FabricCache and OracleRAC allow users to "take advantage of caching all the hot data on the server side," said Ard. As a result, the solution speeds up application performance significantly. During the demo, Ard explained how a business analytics application was used. The number of transactions per minute that the cluster can handle with cache enabled and without it showed a 4x performance increase with the new capability on. "All you're doing is enabling cache, no further tuning on the database,' Ard pointed out.
Ard then mentioned this was a write-through cache solution, saying "all the hot data on the SAN will be cached on the server side." When combining Oracle RAC with the QLogic FiberCache, “application response time comes down significantly,” companies can do more in less time, which translates to either driving revenue or cutting costs. Ard said that the average amount of hot data represents 20-30 percent of the environment. "That's basically how you scale and determine what type of cache you need."
From an end user perspective, "all it is it is an HBA, completely transparent, no management layer software they need to install," Ard explained. The combined solution is already available. "We're at a point where customers are starting to roll it out. It gains a lot of attention when you talk about maximizing the investment," as they do not need to extend the existing infrastructure.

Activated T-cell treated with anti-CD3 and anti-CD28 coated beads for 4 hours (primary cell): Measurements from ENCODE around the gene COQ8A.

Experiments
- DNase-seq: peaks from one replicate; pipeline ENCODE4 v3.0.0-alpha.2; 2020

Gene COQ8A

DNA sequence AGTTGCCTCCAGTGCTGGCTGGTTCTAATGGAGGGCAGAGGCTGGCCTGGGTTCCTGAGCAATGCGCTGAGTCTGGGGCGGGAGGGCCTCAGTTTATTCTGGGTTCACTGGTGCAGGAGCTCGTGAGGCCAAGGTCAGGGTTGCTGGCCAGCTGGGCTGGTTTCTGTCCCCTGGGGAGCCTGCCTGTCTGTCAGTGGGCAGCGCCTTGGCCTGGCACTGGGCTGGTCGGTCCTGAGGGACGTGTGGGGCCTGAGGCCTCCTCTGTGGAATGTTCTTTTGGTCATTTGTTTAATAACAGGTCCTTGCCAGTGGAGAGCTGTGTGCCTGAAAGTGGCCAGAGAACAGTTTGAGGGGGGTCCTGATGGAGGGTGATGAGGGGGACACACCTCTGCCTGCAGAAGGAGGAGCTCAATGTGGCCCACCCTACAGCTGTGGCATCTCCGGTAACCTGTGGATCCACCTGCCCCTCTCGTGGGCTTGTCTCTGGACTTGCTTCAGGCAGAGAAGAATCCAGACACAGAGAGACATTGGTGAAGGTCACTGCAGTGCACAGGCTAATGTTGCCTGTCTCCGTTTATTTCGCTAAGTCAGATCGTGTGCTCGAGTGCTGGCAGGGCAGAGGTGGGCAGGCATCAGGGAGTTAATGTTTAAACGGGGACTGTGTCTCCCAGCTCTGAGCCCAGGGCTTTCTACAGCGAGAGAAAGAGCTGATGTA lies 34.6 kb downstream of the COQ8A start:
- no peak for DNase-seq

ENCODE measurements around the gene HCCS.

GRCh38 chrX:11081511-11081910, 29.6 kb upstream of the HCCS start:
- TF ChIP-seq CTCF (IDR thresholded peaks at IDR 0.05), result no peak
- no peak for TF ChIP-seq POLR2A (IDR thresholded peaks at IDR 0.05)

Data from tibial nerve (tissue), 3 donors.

Check out David Ard, OEM Marketing at QLogic, demoed a new collaborative solution with Oracle, FabricCache and Oracle RAC full-interview on theCUBE below:
By Chris Mellor
Wanna give your Oracle real application cluster setup a fivefold transactions-per-minute boost? Just add a flash-cached host bus adapter between the Oracle gear and its SAN, says QLogic...preferably its own.
Fibre Channel host bus adaptor (HBA) vendor QLogic has a new line of network adapters called FabricCache which use its Mount Rainier technology to add a caching flash storage pool and store hot data from a Fibre Channel-connected SAN. Accessing servers thereby get faster access to data.
It's got a demo running at Oracle OpenWorld (exhibit number 2115) with FabricCache used to link a Fibre Channel SAN to an Oracle real application cluster (RAC) set-up. QLogic claims this can bump up the transactions per minute count by a factor of five in Oracle RAC business analytics applications, and provide up to 75 per cent faster transaction response times.
This happens because FabricCache significantly lowers data access latency on a Fibre Channel SAN which it front-ends, according to QLogic.
It might be easier to add a FabricCache 10000 Series adapter to your Oracle RAC-Fibre Channel SAN set up than sticking PCIe flash cards into the servers. That will be a cost, complexity and performance benefits decision.
With this demo QLogic is announcing that it now has an alternative to PCIe server flash that deserves a look. Grab a look at a datasheet here (PDF). ®